Frequently asked questions
Who is eligible?
University faculty or graduate students in any country or discipline are eligible to enter the competition.
How do I enter?
First, preregister your design in the Center for Open Science’s ERPC registry before the ANES data are released, which is expected in the last week of March 2017. After your design is registered, submit an article to a participating journal that includes the phrase “ERPC2016” in the title and a link to a design that was preregistered prior to the release of the ANES data. Your article can be submitted at any time; you do not have to wait until the data are released and will in fact have a higher priority for an award if you submit your article sooner. (See the rules for more details.)
What can I win?
Entries that are published in participating journals can win $2,000 and the opportunity to participate in a spotlight panel in an upcoming political science conference. (See the rules for more details.)
Why should I enter?
First, winners will not only have the opportunity to publish in some of the most prestigious journals in political science but to receive cash awards for those publications. Second, entries can be referred between participating journals, creating the opportunity for articles to be effectively considered by numerous journals in a relatively short period. A third benefit is that submitted articles will be considered in a truly results-blind fashion, increasing the opportunity for scholars to publish null results or other findings that may otherwise be difficult to publish. Finally, entering the competition demonstrates scholarly interest in promoting publication practices that increase research transparency and replicability. If this competition produces high-quality articles with important findings, including null findings, other journal editors and fields of study are likely to take notice and be more open to the preaccepted articles format and related innovations.
Can my study use data from sources other than the ANES’s 2016 study of the general election?
Yes! Scholars are welcome to submit articles that include data from other sources as well, including studies that have already been conducted or data that has already been collected by third parties. The only requirement for the competition is that the articles include one or more preregistered hypothesis tests or analyses that can be conducted using ANES data from the 2016 general election study. These data could, for instance, be used as a confirmatory hypothesis test of a previous exploratory finding (e.g., from the 2016 ANES pilot study or earlier work/other sources of data).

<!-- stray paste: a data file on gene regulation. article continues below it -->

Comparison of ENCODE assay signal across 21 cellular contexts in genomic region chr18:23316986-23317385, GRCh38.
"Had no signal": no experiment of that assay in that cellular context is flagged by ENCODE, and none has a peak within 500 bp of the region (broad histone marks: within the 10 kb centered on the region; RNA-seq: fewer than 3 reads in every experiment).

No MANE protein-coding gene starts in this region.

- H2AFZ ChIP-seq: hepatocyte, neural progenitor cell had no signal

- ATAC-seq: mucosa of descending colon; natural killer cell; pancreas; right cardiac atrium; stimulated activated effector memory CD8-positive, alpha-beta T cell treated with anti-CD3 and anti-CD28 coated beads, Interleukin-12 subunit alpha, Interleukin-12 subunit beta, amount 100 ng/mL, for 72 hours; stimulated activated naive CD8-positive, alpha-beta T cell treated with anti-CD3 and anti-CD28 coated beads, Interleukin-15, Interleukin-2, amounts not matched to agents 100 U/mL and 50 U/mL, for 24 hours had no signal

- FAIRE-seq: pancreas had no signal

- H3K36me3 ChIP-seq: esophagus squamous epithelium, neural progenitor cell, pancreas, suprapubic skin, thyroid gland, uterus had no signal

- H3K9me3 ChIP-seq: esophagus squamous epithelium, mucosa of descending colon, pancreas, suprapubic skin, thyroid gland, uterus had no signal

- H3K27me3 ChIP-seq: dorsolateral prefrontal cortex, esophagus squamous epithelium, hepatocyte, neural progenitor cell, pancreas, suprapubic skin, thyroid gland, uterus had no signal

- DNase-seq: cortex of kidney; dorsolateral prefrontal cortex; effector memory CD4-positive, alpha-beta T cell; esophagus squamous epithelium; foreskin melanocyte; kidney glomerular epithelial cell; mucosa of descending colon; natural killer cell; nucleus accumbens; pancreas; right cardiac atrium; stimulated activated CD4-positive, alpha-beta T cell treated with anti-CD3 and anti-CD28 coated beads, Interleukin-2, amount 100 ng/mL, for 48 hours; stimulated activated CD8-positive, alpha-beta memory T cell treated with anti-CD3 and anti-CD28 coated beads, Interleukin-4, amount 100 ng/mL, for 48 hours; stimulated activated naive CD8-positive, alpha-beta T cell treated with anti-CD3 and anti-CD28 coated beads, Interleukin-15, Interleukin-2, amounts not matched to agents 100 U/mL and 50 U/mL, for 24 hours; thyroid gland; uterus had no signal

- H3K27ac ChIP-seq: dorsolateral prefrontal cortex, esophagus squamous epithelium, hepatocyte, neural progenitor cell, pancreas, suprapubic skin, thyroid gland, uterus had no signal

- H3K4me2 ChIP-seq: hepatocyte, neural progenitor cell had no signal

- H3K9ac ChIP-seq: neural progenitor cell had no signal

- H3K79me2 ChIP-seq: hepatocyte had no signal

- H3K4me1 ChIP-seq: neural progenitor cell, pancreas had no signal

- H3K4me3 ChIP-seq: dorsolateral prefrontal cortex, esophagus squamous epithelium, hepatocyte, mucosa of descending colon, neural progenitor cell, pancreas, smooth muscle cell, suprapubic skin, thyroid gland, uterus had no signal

Which journals are participating?
Some of the most prestigious journals in political science have agreed to consider articles submitted as part of the competition:
What are preregistration and preacceptance? How do they work?
Watch our webinar explaining the process and answering common questions. Please also see Center for Open Science Preregistration Challenge FAQ and the Registered Reports FAQ on preregistration and Why Preacceptance on preacceptance. We note in particular that scholars may still conduct exploratory analyses that were not preregistered. The ERPC places no restrictions on the reporting of unregistered exploratory analyses – it simply requires that the Results section of the final article distinguishes those analyses that were pre-registered and confirmatory from those that were post hoc and exploratory. Ensuring a clear separation between confirmatory hypothesis testing and exploratory analysis is vital for preserving the evidential value of both forms of enquiry.
What does a preaccepted article look like? What does a preregistration look like?